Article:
The worlds #1 importer of soybeans has embarked on a 5-year plan to embrace genetically modified crops. Dominique Patton, reporting for Reuters New Agency, outlines the plans published on government website to push forward with genetically modified cotton, corn, and soybeans. There appears to be more of a focus on corn presently, but soy is definitely in the plan. There is, as expected, some resistance to using the modified seed locally, but the majority of soy used in the country is imported presently, and is genetically modified. Presently, the GMO soy is used as animal feed. The push for GMO crops comes down to one of efficiency for farmers, as the modified crops require less pesticide or are resistant to weed-killer.
In a follow-up to last week’s news concerning South Korea and Japan and GMO wheat, South Korea has found no GMOs in the recent shipment. There is still no clear answer where the rogue wheat came from in Washington state. South Korea is the US’s 5th largest importer of wheat. They will continue to test incoming crops for GMOs and reject any shipments found to contain GMOs. Read the story by Reuter’s Karl Plume in Chicago.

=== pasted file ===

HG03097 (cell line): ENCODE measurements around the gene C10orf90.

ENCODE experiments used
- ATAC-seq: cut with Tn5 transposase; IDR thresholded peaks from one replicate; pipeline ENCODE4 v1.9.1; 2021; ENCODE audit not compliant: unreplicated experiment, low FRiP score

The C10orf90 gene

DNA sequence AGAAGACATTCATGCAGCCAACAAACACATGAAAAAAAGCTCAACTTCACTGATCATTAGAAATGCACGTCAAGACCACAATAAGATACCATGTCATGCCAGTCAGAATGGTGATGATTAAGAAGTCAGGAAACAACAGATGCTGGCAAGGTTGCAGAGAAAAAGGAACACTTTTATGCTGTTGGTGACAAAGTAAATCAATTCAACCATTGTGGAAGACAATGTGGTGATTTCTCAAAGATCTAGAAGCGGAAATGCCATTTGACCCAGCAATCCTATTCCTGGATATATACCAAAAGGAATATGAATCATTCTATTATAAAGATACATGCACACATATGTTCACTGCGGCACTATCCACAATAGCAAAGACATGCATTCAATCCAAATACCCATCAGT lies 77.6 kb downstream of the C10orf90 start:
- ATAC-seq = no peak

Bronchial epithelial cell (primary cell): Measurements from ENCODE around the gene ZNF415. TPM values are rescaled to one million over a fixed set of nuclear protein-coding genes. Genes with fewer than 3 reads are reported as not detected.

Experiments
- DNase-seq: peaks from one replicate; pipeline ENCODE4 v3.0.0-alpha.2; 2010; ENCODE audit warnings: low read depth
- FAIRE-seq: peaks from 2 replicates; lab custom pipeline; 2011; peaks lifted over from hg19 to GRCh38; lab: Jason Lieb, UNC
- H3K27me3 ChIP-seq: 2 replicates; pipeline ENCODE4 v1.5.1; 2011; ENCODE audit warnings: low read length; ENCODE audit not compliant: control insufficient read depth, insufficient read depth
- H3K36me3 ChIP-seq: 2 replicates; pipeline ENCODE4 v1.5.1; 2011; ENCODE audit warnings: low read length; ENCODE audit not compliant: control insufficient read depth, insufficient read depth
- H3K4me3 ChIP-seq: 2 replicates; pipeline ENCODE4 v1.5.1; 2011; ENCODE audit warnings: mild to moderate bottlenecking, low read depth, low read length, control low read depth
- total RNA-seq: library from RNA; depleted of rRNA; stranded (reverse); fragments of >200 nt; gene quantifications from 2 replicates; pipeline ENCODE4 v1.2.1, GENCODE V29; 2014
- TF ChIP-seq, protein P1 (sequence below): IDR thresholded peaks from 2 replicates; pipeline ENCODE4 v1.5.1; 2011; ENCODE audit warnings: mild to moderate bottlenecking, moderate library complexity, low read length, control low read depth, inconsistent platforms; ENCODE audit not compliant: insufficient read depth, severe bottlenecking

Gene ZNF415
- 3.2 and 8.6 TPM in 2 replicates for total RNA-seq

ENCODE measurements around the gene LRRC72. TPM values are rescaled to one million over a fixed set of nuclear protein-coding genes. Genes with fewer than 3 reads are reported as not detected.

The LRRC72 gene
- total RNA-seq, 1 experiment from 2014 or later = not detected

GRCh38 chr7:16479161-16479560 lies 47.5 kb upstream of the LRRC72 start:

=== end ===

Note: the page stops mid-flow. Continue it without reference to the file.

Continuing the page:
After this week’s revelation about GE wheat found in Washington state, Japan and South Korea have made a move to ban imports of western white wheat from the U.S.. The ban will stay in place until appropriate testing can be put in place. Similar bans have happened in the past with the Oregon and Montana incidences. Japan has also decided to hold back on distributing and wheat stores in stock until they can be tested. They have not banned all wheat imports, just the ones from the Pacific Northwest. Read the complete story on Reuters.